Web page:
Where to start

A conditioning article by Janine Cundy Run, tac, grab the ledge, muscle up. Repeat. Run, dive, kong, land, run, repeat. Run, jump, stick, repeat.     All of these elementary...
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A conditioning article

by Janine Cundy

Run, tac, grab the ledge, muscle up. Repeat. Run, dive, kong, land, run, repeat. Run, jump, stick, repeat.

 

Photo credit Michael Schulz

 

All of these elementary aspects of parkour require strength to even begin, and a lot of women have to start at the very beginning when it comes to conditioning. Push-ups on your knees, pull-ups on a rubber band. Blank slate.

 

I know that this is where I started when it came to parkour, but the fight to get where I am was worth every morning I woke up so sore it hurt to breathe. When I started training parkour I was so devoted to the idea of one day flying over obstacles with effortless grace that I stayed up late throwing out as many push ups as I could, sit-ups after. In the years since then, I’ve discovered that there are more efficient ways of training strength. I want to share what I’ve learned with you women out there who are starting on this road. I don’t want you to have to spend the hours I did doing things that weren’t really helpful.

 

For starters, let’s outline what kinds of muscle groups are utilized in parkour. ALL OF THEM. Now that we’ve got that out of the way… let’s break it down. You have your pushing muscles for vaults and rolls, your pulling muscles for laches, cats, and muscle-ups, your jumping muscles for everything from tic-tacs to wall-passes, to precisions. There are tucking muscles for effective cats, jumps, and vaults. Then the running muscles. So basically, there are five different really important groups, and they all work explosively. What I mean by this is that most of parkour’s movements are quick and dynamic, so we should train our muscles to be that way. Conditioning exercises should be as dynamic as possible to ingrain good habits.

 

Instead of doing endless plank holds to strengthen abs, really explosive sets of tuck jumps will train your body to furl quickly which is super helpful for vaults and cats. The same goes for pull-ups; try kipping or pulling really quickly and getting air over the bar, this will help your muscle-up transitions become fast. A good scaled version of this is to just hang from the bar and practice kipping. There are hundreds of different exercises you can do for each of the muscle groups mentioned, and I don’t want to waste your time by listing them all here. If you’re interested, please feel free to contact me, or sign up at your local chapter of Crossfit. What I do want to talk about here is conditioning habits.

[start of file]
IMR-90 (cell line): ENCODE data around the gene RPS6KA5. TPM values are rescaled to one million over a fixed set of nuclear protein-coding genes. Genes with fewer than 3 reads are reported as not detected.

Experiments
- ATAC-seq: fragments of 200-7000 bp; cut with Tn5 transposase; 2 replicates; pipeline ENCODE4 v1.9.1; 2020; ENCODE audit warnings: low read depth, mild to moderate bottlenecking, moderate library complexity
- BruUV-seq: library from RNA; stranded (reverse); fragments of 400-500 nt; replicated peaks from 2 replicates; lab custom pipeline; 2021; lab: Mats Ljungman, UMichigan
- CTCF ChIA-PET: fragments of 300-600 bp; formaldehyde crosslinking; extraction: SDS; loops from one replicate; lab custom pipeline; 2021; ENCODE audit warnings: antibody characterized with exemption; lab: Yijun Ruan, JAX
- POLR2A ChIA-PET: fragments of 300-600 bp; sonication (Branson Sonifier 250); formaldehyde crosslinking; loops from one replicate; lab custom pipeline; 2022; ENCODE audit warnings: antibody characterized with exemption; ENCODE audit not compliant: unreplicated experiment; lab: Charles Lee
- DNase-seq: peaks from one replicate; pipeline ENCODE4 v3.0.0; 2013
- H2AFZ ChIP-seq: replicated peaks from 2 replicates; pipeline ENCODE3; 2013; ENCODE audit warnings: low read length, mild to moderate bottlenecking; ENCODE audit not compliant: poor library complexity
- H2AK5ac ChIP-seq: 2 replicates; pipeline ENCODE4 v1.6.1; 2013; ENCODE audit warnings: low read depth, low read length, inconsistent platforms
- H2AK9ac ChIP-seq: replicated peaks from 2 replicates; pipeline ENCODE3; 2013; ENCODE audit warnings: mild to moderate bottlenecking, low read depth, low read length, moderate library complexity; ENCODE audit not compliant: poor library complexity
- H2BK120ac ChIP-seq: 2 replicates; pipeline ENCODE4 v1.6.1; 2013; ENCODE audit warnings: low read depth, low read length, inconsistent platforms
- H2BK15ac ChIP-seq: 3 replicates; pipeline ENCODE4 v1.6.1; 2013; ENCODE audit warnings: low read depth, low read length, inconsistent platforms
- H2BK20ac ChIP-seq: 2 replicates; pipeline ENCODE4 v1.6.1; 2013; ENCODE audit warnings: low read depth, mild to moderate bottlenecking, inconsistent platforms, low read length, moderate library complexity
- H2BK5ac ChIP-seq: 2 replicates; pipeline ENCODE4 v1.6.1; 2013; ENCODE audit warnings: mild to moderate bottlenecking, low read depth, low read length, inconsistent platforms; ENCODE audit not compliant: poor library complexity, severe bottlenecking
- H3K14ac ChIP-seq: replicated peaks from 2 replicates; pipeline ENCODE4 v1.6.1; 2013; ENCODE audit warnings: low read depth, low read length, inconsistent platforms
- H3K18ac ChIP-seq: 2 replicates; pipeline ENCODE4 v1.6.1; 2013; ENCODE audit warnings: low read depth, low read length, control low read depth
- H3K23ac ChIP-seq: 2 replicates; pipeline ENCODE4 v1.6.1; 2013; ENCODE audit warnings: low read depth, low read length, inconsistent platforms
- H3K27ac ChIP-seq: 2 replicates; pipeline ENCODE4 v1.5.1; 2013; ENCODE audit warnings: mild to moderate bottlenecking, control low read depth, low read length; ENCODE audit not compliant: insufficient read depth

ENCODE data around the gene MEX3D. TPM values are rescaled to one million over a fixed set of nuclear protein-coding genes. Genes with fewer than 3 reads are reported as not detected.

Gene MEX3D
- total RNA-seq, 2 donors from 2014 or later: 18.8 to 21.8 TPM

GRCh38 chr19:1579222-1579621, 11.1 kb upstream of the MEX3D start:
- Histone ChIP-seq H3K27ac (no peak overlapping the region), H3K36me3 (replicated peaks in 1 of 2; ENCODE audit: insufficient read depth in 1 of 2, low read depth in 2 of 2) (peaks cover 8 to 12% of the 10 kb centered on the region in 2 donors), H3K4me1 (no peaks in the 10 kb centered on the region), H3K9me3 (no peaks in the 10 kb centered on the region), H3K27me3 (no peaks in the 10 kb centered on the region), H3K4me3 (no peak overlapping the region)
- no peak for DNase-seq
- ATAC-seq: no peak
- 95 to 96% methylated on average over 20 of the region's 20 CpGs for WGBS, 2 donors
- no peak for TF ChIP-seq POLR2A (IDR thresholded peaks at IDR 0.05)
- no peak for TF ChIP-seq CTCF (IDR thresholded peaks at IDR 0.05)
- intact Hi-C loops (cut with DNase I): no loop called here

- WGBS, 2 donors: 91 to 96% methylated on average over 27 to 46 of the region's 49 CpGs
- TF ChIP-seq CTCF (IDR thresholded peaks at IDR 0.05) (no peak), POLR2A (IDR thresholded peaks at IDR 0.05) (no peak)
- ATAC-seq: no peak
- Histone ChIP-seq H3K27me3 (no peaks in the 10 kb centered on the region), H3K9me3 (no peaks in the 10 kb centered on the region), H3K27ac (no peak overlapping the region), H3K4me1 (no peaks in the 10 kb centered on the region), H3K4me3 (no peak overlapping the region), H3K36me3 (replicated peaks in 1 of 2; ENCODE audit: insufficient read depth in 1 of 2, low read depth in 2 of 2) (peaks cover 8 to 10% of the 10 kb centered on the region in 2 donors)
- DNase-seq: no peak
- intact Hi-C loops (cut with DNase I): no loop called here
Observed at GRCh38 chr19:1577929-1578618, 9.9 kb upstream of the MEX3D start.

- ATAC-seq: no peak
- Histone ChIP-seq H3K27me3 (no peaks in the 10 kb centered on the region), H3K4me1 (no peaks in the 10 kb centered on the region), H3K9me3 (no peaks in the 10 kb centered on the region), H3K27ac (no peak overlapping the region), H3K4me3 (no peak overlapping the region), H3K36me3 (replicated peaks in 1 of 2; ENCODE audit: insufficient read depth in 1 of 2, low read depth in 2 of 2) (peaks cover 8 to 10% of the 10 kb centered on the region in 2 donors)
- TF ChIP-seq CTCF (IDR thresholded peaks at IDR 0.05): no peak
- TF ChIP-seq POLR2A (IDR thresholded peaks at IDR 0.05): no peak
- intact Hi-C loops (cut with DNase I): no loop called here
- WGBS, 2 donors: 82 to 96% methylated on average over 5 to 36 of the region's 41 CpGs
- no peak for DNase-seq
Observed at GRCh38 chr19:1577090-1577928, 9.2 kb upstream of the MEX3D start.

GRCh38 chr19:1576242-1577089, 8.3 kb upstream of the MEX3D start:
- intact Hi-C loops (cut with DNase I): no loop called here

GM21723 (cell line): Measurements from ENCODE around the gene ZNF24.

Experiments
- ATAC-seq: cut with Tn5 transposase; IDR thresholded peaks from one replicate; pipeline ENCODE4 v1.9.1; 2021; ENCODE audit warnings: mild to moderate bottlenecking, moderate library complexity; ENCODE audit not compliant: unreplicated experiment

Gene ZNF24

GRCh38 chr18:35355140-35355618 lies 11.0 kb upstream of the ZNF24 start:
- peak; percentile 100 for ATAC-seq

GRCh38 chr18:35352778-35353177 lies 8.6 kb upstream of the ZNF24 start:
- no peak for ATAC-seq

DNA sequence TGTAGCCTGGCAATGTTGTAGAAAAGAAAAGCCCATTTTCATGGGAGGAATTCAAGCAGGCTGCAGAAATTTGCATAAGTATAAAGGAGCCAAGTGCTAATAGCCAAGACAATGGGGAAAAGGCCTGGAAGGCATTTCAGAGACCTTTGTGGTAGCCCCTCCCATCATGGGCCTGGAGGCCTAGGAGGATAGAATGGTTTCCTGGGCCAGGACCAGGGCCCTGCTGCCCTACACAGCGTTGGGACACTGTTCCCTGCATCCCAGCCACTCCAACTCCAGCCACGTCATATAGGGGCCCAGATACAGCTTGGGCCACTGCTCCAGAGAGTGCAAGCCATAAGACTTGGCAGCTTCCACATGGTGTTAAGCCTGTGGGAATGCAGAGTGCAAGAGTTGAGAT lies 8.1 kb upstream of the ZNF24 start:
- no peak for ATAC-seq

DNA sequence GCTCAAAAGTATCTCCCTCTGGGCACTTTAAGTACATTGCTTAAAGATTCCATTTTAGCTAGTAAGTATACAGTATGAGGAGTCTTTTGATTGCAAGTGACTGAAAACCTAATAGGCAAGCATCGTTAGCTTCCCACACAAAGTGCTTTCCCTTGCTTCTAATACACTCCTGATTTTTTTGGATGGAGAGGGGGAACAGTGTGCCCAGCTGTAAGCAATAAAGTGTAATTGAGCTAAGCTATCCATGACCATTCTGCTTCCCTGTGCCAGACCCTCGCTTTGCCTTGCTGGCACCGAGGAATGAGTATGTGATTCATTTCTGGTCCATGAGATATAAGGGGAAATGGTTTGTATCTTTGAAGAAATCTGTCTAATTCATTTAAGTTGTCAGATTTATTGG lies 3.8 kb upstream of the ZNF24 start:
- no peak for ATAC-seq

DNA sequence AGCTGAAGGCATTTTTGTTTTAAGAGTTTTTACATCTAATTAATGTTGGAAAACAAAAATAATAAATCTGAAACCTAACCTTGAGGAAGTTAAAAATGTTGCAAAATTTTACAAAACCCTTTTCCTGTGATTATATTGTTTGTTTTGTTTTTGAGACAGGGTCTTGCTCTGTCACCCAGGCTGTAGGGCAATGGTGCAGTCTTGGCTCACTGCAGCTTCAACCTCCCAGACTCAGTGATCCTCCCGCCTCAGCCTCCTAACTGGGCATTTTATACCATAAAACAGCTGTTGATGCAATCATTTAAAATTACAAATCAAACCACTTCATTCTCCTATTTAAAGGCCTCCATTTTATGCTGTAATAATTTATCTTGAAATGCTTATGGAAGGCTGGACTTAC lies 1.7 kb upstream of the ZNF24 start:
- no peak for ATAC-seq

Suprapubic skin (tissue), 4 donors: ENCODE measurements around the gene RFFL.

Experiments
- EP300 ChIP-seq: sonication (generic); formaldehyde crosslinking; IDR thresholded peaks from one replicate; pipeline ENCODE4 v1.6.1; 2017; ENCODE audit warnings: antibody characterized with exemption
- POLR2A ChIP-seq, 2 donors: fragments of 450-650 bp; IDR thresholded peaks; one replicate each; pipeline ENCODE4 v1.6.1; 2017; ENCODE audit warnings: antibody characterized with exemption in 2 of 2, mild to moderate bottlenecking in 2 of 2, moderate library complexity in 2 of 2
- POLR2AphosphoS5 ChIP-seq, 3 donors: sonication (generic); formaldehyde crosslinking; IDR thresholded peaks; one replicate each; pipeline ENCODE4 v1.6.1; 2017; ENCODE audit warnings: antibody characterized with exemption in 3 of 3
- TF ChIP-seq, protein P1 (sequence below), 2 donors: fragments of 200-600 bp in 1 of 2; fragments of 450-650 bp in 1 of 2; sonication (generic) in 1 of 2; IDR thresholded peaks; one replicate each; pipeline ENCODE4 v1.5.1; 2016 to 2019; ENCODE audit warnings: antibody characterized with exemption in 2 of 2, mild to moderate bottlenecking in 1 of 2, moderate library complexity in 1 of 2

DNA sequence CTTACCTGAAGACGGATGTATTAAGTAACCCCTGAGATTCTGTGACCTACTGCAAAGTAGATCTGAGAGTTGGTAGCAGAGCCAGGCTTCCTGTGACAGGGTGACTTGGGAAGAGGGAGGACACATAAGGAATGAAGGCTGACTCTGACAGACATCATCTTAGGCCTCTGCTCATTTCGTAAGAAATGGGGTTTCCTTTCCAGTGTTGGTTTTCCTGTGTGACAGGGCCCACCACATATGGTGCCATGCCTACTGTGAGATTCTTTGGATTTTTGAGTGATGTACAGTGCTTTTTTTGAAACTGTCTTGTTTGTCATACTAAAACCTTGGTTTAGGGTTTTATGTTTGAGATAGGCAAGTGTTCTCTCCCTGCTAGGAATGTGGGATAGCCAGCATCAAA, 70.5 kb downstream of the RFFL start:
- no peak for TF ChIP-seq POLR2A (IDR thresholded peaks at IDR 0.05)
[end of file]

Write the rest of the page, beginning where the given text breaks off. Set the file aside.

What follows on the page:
If you want to see really solid results in your parkour from your conditioning, I suggest at least a 1:1 ratio of conditioning hours to technique training hours. I do a 2:1 ratio, with the 2 being conditioning and the 1 being technique. In a year or so, when I feel better equipped, I’ll probably move it down to a 1:1. I feel that this much time is necessary (especially for women) because building strength is a lengthy process. Technique also takes devotion, but I feel that it’s more brain power than muscles most of the time. This is just my experience, I’m sure that there are others out there who have valid arguments to dispute this case, but this is what I’ve found works for me.

Another good trick is a method called “grease the groove” commonly referred to as GTG. GTG is a method where you don’t just train something once a day and get done with it. It’s an ongoing process throughout the day. For instance, every time you walk through a specific doorway, require yourself to do ten pushups. To my understanding, this disperses your training so that your muscles get a chance to rest and you can pack as much training into a day as you feel like without getting obscenely tired. This one was especially helpful for me when it came to pull-ups/muscle-ups. Every time I passed a specific playground next to my house, I’d hit up the monkey bars.

Being a solid, well-muscled traceuse takes time and real effort. Some days I feel like the kid that stays after to work with a tutor and catch up to the rest of the class. In the end, though, the work pays off. Good luck everyone, and my inbox always has room for you.

 

You can contact Janine at Janinecundy (at) gmail.com or at janine (at) pnwpa.com
Parkour Visions is a non-profit organization based out of Seattle that teaches, builds community, and spreads safe and respectful training techniques in Washington, Oregon, Idaho, and Alaska.
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